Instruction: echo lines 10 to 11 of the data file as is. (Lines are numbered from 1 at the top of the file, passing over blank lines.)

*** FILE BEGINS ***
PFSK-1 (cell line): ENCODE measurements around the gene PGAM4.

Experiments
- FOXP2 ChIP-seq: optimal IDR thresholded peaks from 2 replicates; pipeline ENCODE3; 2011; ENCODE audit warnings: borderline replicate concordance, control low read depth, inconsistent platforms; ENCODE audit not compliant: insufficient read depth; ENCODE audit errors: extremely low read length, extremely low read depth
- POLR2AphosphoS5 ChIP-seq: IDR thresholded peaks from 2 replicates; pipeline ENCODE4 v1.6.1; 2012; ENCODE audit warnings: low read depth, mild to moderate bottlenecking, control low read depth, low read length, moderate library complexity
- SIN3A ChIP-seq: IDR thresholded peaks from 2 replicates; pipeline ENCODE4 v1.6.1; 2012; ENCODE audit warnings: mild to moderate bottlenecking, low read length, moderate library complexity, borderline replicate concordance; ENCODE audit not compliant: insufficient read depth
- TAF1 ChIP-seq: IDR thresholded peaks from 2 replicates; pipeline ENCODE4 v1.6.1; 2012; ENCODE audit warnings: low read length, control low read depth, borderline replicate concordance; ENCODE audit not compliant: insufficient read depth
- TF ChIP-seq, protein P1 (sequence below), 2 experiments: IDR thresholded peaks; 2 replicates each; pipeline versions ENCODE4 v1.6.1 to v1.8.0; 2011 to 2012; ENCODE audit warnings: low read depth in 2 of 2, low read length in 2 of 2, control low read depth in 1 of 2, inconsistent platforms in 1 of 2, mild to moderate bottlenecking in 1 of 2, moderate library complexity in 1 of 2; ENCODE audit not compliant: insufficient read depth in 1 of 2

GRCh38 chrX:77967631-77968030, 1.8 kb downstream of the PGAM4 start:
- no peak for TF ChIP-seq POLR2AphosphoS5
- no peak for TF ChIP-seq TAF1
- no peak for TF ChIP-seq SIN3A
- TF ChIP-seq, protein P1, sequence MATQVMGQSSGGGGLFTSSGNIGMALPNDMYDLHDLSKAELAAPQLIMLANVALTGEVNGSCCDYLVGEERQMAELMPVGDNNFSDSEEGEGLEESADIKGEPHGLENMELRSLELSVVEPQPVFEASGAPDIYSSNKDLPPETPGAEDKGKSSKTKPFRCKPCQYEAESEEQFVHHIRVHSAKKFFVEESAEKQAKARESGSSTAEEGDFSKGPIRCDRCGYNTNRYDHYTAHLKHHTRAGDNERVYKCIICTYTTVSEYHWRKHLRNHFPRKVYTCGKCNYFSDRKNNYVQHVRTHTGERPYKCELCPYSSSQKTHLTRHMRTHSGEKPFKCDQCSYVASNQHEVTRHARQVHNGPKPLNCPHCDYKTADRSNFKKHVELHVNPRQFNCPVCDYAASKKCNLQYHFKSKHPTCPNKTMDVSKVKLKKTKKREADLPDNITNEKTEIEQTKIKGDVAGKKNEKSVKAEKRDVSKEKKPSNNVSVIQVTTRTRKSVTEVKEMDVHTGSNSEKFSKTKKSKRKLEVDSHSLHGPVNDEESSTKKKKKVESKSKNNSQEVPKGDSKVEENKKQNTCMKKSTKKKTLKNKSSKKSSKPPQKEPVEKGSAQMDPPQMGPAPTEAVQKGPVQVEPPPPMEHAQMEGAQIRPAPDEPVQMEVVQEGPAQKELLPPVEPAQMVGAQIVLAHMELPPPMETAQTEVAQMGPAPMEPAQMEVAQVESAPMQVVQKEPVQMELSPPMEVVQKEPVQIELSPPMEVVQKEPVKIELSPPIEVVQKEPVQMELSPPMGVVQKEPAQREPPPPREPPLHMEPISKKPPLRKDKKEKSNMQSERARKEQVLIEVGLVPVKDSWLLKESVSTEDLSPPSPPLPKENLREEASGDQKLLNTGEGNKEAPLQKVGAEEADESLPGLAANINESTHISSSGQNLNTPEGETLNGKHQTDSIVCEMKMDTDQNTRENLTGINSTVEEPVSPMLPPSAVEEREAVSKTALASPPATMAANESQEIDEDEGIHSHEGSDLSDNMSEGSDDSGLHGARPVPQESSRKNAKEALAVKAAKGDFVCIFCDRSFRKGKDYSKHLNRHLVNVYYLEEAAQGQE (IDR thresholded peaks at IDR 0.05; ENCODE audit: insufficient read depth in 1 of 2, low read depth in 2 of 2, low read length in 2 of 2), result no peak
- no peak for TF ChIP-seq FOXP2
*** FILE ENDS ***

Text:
- no peak for TF ChIP-seq TAF1
- no peak for TF ChIP-seq SIN3A